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Mayor Caruso’s L.A.

Brad Dickson is a former "Tonight Show" writer and coauthor of "Race You to the Fountain of Youth."

Now that Americana at Brand is up and running, is billionaire mall developer Rick Caruso ready for a really big project? Say, a $7-billion budget and 4 million shoppers ... er, residents?

Caruso, who also created the Grove, has been flirting for months with entering Los Angeles’ next mayoral race -- and apparently getting encouragement. “Lots of people have called me,” he told The Times’ Tina Daunt, who reached him while sailing off the coast of Italy in late June. “Stay tuned,” he teased.

Caruso in the mayor’s office would portend big changes for L.A.

Setting the mood: The citizens are gradually driven to the cusp of madness by the Frank Sinatra and Celine Dion music pumped throughout the city 24/7. A lawsuit filed by a linguistically adroit ACLU attorney dubs this “audio water-boarding.”

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Eminent domain: In a controversial move deemed “out of control hubris” by his political foes, Mayor Caruso orders the seizure of every remaining mom-and-pop store in town. Caruso razes the structures to make way for scores of fountains replete with “dancing waters.”

Education: Calling the Los Angeles Unified School District a “failed experiment,” the city converts many public schools to Cheesecake Factories. Standardized test scores are virtually unchanged, with a modest uptick in some areas.

Naming rights: The contentious imbroglio over the naming rights to the venerable Los Angeles Memorial Coliseum is resolved when, after intense backroom negotiations, the mayor announces that henceforth it will be known as the Armani Exchange Coliseum.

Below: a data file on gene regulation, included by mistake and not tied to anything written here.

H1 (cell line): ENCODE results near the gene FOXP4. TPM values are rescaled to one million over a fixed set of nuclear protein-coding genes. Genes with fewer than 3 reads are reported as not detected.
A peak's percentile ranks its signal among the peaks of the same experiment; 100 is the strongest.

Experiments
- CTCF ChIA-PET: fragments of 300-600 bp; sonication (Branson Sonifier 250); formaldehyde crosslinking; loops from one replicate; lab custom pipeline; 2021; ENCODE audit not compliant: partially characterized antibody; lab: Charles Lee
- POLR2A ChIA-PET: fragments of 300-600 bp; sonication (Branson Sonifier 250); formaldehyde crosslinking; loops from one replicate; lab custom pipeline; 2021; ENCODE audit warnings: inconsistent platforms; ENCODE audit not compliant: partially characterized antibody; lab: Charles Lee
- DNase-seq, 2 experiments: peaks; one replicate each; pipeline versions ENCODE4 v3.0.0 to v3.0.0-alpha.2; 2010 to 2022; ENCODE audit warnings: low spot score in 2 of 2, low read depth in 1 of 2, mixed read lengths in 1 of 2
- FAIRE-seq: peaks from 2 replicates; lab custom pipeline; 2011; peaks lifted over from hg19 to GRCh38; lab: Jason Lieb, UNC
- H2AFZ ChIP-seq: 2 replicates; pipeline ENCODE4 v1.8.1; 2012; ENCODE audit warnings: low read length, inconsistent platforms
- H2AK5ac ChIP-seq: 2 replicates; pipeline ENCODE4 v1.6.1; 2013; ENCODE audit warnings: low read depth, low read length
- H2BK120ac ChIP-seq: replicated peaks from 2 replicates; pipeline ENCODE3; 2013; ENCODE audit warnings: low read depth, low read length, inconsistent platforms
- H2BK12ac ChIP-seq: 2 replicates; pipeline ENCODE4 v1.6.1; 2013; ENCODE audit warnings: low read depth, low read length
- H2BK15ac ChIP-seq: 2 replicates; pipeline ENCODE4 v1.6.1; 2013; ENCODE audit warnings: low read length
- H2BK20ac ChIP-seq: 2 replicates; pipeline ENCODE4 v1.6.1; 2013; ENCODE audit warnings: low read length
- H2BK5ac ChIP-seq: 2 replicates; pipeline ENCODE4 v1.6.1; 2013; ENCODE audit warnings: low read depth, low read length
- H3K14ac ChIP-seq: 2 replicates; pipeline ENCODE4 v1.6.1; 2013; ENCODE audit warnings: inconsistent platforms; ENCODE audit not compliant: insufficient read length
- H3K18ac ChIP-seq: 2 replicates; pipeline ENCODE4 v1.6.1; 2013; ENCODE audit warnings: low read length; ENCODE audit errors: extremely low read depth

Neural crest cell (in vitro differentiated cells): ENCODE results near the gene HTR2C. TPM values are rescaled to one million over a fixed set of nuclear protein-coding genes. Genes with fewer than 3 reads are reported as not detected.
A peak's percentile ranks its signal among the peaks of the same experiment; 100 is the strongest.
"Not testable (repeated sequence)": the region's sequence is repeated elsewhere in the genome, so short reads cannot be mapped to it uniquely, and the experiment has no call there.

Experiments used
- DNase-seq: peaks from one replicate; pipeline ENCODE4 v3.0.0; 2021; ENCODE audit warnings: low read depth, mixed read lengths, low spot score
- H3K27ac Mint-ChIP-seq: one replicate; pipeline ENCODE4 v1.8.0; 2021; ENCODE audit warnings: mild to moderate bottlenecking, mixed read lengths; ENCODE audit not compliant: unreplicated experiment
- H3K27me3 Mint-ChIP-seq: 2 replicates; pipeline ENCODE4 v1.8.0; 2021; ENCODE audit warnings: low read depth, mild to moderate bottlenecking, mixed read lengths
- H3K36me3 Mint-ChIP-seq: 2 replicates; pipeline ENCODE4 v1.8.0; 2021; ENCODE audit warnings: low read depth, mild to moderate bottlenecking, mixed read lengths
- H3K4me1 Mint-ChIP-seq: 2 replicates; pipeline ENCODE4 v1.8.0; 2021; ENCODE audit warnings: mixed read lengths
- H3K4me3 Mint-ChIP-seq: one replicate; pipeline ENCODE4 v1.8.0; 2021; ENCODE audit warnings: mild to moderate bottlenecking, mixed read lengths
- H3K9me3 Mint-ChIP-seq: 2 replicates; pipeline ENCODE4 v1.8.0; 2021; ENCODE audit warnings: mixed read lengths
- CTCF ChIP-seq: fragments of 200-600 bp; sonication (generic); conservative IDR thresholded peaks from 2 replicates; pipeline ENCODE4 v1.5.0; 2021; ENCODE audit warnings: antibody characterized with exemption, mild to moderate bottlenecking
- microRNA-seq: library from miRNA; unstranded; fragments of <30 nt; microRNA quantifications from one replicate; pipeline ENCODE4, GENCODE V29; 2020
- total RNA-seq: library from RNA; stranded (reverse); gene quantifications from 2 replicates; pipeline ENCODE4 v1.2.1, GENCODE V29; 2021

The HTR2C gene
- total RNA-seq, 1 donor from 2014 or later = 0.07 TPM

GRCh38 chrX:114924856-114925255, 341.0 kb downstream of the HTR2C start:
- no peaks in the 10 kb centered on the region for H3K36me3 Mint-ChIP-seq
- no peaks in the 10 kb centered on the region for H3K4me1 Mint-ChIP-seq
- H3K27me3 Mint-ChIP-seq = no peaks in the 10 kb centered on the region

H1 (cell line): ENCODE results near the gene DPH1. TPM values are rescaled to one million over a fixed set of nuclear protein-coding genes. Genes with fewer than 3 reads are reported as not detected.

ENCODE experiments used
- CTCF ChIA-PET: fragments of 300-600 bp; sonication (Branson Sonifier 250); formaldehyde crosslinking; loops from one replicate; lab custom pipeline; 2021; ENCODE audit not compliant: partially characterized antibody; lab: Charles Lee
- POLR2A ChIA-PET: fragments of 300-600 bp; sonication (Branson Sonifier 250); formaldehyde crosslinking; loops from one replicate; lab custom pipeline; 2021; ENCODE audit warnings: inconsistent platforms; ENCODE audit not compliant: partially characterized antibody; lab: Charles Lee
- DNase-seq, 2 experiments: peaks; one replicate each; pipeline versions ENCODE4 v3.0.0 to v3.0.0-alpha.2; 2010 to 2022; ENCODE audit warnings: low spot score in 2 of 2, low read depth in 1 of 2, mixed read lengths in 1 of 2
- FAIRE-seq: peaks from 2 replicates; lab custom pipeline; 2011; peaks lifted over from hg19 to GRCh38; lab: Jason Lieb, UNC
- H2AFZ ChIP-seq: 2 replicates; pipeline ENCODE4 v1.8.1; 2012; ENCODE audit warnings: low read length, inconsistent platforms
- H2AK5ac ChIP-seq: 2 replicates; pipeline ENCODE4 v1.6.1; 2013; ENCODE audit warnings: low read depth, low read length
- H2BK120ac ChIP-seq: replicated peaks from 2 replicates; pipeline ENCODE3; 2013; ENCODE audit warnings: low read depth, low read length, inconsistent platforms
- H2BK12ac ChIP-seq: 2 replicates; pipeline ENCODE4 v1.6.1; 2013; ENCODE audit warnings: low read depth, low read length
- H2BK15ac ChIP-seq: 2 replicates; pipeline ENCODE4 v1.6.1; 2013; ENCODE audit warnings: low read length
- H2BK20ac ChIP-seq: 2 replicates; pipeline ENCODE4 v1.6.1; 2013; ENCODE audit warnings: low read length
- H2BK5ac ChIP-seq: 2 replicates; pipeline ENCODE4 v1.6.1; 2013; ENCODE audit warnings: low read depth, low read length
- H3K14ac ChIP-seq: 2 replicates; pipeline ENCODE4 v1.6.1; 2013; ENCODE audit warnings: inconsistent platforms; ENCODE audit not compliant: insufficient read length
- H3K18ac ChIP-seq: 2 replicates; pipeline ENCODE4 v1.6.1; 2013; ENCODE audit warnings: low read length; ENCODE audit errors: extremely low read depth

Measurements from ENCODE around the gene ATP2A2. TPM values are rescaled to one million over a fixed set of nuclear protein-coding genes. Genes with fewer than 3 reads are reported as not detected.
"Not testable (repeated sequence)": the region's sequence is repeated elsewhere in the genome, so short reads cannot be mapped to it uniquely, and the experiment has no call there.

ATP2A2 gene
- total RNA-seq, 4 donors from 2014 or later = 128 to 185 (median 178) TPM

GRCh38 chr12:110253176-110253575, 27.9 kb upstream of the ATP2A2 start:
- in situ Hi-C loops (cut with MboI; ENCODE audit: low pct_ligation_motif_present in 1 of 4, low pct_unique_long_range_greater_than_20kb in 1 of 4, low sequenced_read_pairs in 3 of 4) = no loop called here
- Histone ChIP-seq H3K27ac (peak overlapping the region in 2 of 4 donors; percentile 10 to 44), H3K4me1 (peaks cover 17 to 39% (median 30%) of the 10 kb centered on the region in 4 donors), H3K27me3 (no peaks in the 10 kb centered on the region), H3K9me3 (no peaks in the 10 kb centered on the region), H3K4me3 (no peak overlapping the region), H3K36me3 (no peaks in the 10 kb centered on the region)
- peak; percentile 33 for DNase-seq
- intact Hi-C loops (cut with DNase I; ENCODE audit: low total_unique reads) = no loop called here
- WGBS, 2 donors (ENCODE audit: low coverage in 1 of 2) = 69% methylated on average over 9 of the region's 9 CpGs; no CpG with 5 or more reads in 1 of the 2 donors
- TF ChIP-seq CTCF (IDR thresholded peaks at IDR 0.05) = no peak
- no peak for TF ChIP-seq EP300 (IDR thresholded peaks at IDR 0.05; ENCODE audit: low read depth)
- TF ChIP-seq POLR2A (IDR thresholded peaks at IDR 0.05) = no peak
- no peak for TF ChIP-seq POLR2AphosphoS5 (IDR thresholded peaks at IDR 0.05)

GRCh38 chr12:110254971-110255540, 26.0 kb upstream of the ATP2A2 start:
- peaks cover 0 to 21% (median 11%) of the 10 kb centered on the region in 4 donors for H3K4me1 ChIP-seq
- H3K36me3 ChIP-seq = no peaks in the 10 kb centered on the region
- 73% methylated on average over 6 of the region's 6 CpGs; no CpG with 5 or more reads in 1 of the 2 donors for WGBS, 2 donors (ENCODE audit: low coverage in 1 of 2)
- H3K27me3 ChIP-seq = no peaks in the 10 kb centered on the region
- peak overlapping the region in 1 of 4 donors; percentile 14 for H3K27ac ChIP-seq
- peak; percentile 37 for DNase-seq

Transit: Several MTA buses are replaced with streetcars on faux cobblestone roads going nowhere. After a near-catastrophic collision, Caruso deflects criticism by asserting that the fake roads are, statistically, still safer than the Orange Line.

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Economy: Caruso balances the city budget. He accomplishes this in part by eliminating all street parking and building city-owned parking structures that charge $8 for the first hour and $6 for each subsequent 15 minutes, with a maximum rate of $179 a day for a lost ticket.

Urban development: Caruso mandates that city planners remake downtown L.A. with the facade of a small town. Freeway offramps are marked with “Welcome to Jones Creek” placards, and along Figueroa Street, plastic cutouts of “townsfolk” sit on pseudo porches. Staples Center gets a gimmicky sign reading, “Mo’s Barbershop. C’mon in, y’all.”

The homeless: Each morning at dawn, stylists arrive on skid row and dress the homeless in seasonal fashions promoting the latest Barney’s of New York line. At dusk, the stylists again sweep through “the Row,” as they call it, ripping the fashions from the homeless -- abandoning them, naked, on the streets. Activists promise to “look into” the situation.

L.A. River revitalization: 51 miles of dancing waters.

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